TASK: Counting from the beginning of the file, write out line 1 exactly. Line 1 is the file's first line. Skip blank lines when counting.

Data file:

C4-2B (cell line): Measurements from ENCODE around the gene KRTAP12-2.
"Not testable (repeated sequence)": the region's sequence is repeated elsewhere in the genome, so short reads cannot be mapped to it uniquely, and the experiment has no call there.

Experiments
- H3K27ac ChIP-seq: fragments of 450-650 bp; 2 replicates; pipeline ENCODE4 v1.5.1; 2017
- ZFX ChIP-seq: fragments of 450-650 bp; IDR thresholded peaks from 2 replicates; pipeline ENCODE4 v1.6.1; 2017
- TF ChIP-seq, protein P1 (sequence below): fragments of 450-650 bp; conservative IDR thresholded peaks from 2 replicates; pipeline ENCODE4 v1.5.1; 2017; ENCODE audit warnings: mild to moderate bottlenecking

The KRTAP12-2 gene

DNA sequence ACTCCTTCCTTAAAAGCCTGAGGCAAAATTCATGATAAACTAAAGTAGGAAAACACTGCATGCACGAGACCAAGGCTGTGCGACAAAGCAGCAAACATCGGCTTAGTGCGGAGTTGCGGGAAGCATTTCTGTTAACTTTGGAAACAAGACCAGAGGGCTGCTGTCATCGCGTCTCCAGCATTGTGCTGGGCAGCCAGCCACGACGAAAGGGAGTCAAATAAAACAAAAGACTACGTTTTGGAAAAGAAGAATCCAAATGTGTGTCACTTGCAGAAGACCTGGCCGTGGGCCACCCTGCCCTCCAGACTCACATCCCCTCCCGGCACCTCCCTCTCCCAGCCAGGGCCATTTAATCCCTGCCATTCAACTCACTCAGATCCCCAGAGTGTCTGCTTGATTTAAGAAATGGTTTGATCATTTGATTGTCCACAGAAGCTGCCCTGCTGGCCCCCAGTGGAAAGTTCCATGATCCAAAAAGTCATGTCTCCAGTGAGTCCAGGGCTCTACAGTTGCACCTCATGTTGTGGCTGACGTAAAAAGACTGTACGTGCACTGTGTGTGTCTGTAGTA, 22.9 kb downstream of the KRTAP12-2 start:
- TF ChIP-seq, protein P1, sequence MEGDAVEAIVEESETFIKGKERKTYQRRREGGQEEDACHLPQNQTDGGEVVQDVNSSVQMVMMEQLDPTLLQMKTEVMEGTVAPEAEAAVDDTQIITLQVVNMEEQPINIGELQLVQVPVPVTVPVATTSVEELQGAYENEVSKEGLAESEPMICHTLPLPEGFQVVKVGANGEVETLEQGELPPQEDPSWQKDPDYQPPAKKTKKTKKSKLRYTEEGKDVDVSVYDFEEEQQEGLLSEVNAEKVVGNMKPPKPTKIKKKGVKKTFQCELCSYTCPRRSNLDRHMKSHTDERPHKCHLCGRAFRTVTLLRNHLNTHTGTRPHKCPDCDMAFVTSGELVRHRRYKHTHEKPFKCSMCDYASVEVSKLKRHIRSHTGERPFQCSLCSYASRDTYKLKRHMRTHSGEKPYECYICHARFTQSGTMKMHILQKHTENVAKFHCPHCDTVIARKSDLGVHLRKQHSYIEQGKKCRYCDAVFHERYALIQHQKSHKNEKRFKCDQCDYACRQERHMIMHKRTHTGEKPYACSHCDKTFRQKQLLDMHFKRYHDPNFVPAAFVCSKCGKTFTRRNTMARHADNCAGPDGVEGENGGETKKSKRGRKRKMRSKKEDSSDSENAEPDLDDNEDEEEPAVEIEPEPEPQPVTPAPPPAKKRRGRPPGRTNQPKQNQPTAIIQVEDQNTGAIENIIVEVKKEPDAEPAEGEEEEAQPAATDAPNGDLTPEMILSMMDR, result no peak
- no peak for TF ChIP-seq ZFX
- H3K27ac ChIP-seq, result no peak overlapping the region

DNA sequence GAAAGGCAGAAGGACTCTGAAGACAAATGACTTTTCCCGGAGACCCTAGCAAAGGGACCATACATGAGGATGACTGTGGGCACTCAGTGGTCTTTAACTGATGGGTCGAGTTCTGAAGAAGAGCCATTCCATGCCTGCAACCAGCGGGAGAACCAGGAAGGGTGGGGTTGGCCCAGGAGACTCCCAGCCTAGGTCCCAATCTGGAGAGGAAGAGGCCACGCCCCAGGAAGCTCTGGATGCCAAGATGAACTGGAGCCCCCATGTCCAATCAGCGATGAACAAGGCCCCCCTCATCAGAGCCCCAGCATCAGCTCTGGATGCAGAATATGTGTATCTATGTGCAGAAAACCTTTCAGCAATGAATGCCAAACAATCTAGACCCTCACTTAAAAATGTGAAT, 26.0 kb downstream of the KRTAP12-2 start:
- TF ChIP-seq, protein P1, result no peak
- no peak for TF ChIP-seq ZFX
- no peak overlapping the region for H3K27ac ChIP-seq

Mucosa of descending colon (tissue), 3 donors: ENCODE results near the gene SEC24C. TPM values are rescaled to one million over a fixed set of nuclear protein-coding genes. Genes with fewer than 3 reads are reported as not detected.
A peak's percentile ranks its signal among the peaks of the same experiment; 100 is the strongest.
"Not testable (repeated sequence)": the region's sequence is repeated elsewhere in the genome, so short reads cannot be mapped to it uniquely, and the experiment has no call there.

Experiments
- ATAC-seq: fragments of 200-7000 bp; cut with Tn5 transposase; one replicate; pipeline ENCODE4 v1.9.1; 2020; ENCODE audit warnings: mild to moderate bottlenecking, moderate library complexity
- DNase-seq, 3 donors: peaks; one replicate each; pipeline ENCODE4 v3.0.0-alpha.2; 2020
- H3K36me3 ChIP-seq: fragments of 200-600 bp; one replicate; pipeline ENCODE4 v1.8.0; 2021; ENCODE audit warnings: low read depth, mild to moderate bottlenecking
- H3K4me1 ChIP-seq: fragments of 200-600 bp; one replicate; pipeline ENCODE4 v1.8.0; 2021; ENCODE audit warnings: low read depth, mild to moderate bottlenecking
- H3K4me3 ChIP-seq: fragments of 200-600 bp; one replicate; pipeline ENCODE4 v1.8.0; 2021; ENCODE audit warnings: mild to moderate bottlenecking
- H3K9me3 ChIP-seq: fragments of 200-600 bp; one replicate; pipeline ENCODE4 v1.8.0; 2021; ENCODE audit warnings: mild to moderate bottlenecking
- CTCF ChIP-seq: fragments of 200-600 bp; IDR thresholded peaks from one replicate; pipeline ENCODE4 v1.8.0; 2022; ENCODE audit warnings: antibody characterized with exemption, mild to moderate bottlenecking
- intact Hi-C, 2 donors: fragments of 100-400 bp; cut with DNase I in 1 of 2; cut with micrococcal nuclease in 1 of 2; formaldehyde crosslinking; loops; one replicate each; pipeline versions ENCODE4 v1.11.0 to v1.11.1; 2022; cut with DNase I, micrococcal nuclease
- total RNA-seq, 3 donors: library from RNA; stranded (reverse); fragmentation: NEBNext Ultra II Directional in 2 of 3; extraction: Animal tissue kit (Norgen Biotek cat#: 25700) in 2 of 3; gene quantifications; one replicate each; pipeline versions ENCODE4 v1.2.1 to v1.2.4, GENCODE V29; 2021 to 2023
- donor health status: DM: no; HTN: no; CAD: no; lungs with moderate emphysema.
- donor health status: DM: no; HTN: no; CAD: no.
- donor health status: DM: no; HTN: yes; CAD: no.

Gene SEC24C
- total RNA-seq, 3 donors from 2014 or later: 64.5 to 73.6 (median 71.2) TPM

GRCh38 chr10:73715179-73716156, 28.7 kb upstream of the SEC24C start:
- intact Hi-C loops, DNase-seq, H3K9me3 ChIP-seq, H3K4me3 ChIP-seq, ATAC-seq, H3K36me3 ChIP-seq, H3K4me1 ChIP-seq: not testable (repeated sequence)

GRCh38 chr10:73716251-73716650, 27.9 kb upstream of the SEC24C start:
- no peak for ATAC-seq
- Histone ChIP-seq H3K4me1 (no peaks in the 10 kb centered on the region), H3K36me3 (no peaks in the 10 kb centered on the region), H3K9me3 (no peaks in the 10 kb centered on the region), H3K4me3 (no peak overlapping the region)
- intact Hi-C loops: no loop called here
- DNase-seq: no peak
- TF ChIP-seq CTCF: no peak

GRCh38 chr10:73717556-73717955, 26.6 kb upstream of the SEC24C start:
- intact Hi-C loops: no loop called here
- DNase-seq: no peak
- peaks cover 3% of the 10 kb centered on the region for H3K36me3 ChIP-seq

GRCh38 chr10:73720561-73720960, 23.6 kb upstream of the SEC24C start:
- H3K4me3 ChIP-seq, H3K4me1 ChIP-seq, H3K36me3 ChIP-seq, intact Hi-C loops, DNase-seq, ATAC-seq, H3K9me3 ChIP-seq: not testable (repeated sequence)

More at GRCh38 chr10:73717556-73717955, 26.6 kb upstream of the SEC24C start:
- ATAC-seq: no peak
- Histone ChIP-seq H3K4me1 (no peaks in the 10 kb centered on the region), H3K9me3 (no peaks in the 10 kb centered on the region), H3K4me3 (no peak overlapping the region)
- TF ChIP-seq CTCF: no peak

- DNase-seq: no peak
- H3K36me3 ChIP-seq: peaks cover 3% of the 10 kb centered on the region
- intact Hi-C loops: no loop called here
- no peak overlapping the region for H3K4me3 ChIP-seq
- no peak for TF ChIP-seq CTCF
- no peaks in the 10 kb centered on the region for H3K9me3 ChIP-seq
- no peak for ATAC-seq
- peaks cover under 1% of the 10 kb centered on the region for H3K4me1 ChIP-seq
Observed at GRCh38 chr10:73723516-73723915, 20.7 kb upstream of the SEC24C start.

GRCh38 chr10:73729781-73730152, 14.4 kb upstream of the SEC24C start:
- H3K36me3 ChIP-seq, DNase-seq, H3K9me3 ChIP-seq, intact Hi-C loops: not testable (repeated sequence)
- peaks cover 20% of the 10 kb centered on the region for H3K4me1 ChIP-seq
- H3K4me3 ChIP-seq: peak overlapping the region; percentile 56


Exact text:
C4-2B (cell line): Measurements from ENCODE around the gene KRTAP12-2.